The Digital Media Initiative was suspended in the autumn of 2012. It would have enabled all BBC production staff to effectively create programmes from their desktops, had been suspended last autumn. Established in 2008, it had been viewed as a key plank in the way digital video was shared around the corporation in the light of the move of programmes such as Breakfast and Blue Peter to the new facility in Salford, Greater Manchester.
The programme was cancelled in May 2013 after the BBC concluded that most of the £125.9 million it had spent had been wasted. The NAO report concluded that problems with getting the system to work contributed to a growing gap between technology development and what users expected. The executive did not have a sufficient grip of the programme and did not appear to appreciate the extent of the problems until a late stage.
The BBC’s chief technical officer John Linwood was suspended. His contract came to an end in July 2013 and not renewed.
Amyas Morse, head of the National Audit Office, said: “The BBC Executive did not have sufficient grip on its Digital Media Initiative programme. Nor did it commission a thorough independent assessment of the whole system to see whether it was technically sound. If the BBC had better governance and reporting for the programme, it would have recognized the difficulties much earlier than May 2012.”
Diane Coyle, Vice Chairman BBC Trust, said the NAO report reinforced the conclusions of an earlier review by PriceWaterhouseCoopers. “It is essential that the BBC learns from the losses incurred in the DMI project and applies the lessons to running technology projects in future. The NAO’s findings, alongside PwC’s recommendations will help us make sure this happens. As we announced last December, we are working with the Executive to strengthen project management and reporting arrangements within a clearer governance system. This will ensure that serious problems can be spotted and addressed at an earlier stage.”
Key Findings of the report were:
- When the BBC took over responsibility for developing the DMI technology from Siemens in July 2009 it had little time left to meet critical internal deadlines.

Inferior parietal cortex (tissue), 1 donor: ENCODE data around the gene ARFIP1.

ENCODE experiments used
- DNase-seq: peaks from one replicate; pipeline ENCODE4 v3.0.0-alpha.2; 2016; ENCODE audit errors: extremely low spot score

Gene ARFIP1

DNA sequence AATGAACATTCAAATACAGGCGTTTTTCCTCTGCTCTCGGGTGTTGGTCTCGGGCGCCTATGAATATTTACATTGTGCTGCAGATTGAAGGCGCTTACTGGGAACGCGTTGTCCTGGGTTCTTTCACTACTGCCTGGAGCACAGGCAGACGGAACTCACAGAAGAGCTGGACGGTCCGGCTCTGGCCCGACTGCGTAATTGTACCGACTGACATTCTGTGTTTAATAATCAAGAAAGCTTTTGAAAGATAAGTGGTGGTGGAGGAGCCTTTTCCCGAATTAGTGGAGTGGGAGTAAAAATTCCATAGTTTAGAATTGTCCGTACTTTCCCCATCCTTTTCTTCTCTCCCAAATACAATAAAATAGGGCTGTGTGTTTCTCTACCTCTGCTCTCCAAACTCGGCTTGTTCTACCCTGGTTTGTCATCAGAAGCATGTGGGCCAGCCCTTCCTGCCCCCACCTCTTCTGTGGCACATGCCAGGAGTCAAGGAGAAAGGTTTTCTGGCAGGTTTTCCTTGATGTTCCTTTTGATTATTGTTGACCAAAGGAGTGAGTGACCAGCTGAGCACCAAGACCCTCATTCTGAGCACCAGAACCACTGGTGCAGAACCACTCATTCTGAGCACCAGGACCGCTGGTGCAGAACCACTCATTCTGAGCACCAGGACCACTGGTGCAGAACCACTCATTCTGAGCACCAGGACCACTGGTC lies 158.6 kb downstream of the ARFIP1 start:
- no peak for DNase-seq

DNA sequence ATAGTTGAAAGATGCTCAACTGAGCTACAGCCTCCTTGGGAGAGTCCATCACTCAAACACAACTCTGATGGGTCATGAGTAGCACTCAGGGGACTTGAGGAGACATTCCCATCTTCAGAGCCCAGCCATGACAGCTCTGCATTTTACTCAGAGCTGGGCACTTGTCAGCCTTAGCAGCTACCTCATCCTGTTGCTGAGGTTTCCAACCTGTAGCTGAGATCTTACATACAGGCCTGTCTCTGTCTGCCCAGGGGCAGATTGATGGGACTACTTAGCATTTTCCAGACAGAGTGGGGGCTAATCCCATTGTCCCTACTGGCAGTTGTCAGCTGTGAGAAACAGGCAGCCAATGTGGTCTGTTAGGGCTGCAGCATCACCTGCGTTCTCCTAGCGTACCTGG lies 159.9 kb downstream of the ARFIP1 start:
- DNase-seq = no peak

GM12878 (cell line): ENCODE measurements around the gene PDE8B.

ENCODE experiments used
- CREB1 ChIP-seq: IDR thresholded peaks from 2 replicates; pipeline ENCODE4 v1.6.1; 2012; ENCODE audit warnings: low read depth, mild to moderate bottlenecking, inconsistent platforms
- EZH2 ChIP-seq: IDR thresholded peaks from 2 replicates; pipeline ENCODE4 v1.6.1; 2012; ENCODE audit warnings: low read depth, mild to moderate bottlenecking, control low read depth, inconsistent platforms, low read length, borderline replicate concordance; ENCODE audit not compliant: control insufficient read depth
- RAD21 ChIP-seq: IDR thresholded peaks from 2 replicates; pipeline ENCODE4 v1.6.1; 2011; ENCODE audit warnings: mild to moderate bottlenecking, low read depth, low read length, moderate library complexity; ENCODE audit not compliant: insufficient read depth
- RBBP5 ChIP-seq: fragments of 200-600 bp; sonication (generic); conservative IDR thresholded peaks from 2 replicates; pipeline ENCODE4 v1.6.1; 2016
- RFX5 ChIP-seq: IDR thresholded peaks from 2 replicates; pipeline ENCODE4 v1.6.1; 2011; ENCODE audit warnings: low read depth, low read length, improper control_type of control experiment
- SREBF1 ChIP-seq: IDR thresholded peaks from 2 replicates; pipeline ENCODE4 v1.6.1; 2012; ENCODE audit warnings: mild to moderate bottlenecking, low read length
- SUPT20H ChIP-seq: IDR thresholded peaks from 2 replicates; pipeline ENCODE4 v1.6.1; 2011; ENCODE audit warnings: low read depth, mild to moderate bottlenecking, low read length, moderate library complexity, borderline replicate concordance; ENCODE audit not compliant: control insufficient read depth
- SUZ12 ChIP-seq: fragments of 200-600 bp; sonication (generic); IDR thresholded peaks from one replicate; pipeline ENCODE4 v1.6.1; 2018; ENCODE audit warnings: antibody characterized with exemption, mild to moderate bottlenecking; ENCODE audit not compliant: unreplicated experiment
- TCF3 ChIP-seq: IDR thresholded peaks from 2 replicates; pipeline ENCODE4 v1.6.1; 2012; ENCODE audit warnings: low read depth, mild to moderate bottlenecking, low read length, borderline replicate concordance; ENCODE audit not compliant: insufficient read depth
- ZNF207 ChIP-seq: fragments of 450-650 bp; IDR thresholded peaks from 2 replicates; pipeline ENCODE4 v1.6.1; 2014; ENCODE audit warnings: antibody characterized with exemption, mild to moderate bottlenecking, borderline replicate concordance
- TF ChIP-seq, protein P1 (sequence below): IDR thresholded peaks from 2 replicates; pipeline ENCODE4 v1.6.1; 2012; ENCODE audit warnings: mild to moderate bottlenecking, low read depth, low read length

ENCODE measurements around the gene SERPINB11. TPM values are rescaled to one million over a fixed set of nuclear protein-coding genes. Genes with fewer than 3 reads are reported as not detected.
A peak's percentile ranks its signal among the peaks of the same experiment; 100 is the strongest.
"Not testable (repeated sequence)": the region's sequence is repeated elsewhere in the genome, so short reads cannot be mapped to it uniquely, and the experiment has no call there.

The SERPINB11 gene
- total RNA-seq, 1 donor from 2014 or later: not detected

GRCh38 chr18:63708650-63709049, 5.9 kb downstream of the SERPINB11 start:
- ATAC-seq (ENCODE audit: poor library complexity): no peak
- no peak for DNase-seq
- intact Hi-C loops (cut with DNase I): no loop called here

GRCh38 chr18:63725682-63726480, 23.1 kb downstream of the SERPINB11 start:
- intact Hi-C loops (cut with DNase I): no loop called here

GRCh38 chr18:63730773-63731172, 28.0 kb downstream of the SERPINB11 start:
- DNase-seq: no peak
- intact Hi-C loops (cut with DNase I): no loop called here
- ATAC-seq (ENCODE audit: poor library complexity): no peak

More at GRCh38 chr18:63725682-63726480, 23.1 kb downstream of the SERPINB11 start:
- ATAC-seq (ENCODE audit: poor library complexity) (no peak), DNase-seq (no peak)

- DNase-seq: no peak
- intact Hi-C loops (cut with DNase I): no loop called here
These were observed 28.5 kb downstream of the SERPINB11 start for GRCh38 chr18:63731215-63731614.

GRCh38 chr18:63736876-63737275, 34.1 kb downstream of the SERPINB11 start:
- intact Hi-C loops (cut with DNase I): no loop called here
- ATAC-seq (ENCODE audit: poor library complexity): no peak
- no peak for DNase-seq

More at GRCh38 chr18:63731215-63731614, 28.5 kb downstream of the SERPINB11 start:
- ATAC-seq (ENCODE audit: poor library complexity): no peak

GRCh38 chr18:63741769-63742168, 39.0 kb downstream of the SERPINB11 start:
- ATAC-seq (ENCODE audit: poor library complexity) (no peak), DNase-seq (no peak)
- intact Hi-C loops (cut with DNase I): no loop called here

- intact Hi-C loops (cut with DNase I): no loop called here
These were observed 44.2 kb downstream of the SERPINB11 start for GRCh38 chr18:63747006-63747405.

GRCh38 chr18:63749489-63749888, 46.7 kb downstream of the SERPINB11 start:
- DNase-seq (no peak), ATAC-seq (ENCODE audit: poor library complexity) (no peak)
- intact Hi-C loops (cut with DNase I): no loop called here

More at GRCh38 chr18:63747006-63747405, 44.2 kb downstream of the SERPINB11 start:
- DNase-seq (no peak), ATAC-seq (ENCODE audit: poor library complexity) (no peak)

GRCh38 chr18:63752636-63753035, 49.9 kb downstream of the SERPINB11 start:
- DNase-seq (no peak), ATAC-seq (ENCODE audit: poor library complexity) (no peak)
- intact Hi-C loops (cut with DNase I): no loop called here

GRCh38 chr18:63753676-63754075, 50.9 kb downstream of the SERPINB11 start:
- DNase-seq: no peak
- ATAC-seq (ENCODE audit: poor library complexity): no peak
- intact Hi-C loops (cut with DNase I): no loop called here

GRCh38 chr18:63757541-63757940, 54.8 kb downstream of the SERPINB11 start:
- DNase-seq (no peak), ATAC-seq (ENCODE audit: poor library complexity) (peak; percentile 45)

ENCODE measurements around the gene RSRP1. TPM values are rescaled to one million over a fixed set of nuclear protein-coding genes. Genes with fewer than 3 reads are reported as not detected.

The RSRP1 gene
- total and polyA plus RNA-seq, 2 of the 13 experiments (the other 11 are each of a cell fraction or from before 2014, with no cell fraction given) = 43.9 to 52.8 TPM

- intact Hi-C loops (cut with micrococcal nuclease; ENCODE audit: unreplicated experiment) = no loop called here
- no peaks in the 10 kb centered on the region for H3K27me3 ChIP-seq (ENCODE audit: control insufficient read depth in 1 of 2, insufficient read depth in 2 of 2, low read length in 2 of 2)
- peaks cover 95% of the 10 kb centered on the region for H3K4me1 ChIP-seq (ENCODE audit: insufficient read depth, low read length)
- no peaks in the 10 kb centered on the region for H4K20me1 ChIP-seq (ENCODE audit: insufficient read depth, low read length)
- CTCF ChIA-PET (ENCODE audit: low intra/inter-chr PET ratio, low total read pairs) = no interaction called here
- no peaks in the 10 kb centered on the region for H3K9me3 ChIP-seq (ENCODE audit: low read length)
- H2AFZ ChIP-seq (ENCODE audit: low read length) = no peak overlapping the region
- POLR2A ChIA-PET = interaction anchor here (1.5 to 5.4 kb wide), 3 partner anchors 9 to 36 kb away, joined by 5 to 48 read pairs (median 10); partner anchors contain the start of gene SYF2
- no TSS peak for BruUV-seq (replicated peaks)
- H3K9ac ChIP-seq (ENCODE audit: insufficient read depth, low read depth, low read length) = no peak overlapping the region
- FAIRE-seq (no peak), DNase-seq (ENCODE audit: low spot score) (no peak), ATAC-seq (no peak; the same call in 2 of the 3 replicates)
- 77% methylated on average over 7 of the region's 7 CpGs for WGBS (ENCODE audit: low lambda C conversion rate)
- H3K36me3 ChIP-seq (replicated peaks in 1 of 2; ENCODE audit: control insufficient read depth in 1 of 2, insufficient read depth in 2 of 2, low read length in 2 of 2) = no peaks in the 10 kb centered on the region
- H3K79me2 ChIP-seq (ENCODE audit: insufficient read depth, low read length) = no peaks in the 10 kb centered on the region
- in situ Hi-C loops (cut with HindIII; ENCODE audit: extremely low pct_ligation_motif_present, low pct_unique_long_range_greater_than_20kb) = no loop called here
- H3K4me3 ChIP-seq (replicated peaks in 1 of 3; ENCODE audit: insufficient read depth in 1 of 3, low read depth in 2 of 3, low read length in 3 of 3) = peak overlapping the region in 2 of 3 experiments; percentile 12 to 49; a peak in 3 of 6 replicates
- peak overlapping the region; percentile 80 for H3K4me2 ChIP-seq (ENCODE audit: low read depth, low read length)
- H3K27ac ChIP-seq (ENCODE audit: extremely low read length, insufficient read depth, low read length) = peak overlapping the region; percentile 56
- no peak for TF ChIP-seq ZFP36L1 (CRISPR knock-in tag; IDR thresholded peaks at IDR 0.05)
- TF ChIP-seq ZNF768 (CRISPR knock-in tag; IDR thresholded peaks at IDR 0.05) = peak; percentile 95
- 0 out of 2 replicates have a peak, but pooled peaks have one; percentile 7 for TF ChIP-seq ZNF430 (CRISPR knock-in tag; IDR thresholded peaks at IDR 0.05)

- The BBC did not establish clear requirements or obtain a thorough independent assessment of its technical design to see whether the DMI was technically sound.
- The BBC completed the most straightforward of its new technology releases for the DMI but these proved not to be a reliable indicator of progress.
- Technical problems and releases not meeting user expectations contributed to repeated extensions to the timetable for completing the system, eroding user confidence and undermining the business case.
- The governance arrangements for the DMI were inadequate for its scale, complexity and risk. The BBC did not appoint a senior responsible owner to act as a single point of accountability and align all elements of the DMI. Reporting arrangements were not fit for purpose.
- The BBC did not adequately address issues identified by external reviewers during the course of the programme. For example, it was aware that business requirements for the DMI were not adequately defined.
- The BBC estimates that it spent £125.9 million on the DMI. The BBC offset £27.5 million of spending on the DMI against transfers of assets, cash and service credits that formed part of its financial settlement with Siemens. This left a net cost of £98.4 million. The BBC cancelled the DMI without examining the technical feasibility or cost of completing it.
- The BBC wrote off the value of assets created by the programme, but is exploring how it can develop or redeploy parts of the system to support its future archiving and production needs.